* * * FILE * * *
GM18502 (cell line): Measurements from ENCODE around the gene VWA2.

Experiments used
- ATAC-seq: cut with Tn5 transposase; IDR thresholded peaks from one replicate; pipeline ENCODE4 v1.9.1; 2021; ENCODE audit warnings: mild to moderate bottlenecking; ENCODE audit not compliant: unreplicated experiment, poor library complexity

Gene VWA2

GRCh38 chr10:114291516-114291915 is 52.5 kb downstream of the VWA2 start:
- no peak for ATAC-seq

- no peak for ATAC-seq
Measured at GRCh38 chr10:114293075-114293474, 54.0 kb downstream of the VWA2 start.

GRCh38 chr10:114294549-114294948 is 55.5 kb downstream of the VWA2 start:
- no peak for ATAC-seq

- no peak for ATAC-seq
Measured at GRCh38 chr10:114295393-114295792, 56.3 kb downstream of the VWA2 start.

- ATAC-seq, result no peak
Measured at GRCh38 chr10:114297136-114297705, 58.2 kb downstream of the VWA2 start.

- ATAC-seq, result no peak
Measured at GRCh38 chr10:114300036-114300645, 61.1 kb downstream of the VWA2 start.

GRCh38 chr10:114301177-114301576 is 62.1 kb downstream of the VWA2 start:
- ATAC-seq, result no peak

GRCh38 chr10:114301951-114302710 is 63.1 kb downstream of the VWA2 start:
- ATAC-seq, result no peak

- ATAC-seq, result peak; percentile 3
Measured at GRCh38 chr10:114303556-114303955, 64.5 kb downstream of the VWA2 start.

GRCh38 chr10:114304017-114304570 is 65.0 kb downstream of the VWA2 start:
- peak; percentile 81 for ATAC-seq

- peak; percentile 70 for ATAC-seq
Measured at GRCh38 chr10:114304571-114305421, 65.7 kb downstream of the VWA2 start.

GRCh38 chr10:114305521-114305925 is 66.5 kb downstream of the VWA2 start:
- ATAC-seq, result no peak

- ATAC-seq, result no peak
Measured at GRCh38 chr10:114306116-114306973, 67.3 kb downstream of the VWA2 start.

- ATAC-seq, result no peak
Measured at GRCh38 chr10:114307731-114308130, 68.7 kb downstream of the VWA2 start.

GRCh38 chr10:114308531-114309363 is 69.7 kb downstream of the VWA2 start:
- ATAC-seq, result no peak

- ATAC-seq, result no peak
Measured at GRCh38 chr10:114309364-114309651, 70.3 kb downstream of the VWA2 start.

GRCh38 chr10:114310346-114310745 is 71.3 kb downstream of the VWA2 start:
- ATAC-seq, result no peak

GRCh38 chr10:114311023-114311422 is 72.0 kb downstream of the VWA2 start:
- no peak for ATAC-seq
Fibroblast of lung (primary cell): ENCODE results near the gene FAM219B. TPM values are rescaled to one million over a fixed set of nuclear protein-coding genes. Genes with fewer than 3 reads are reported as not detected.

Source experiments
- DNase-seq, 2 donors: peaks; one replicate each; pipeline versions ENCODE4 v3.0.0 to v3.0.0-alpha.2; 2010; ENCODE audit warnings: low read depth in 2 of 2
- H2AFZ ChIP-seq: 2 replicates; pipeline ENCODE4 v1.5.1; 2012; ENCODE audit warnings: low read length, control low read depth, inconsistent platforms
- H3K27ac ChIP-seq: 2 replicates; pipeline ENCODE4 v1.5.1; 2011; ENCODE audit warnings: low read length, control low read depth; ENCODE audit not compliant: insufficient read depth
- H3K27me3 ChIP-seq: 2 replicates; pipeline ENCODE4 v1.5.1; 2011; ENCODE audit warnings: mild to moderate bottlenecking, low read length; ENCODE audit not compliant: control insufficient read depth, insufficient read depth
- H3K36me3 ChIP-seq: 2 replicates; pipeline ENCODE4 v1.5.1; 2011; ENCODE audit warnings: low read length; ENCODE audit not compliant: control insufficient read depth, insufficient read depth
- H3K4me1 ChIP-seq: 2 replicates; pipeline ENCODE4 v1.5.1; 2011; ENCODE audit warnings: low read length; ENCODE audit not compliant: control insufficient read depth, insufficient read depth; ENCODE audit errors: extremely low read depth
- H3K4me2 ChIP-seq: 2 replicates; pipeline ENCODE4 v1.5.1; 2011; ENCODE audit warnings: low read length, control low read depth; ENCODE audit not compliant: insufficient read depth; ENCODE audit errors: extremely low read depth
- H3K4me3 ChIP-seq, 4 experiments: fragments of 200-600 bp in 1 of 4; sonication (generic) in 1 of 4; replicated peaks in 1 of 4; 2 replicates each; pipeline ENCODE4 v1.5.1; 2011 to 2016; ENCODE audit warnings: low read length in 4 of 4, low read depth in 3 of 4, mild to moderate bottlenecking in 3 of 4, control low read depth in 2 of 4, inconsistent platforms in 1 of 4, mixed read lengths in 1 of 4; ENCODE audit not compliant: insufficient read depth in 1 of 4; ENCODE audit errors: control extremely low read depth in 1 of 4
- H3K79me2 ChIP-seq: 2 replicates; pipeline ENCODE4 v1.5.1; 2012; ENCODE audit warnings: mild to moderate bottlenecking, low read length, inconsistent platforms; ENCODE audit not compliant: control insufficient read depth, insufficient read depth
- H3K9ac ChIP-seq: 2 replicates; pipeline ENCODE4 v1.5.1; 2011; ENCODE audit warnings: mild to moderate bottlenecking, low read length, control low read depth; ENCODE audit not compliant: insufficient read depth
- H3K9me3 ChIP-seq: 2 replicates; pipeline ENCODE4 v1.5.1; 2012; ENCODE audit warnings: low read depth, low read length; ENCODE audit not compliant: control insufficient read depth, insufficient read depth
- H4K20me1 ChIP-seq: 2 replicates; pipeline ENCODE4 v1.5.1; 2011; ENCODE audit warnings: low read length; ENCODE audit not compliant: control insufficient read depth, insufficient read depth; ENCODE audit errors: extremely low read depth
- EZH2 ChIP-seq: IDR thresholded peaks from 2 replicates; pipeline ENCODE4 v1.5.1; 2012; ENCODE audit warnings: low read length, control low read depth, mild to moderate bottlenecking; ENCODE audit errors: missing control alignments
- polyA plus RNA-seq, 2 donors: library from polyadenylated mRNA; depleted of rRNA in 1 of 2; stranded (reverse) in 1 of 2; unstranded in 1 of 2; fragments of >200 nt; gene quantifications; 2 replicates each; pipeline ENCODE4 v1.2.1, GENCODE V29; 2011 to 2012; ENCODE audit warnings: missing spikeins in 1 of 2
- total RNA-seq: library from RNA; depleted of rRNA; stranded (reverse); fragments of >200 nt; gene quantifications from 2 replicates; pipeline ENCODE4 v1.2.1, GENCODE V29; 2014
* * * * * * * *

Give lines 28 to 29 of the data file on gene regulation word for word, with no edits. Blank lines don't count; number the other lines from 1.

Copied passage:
- ATAC-seq, result no peak

- ATAC-seq, result no peak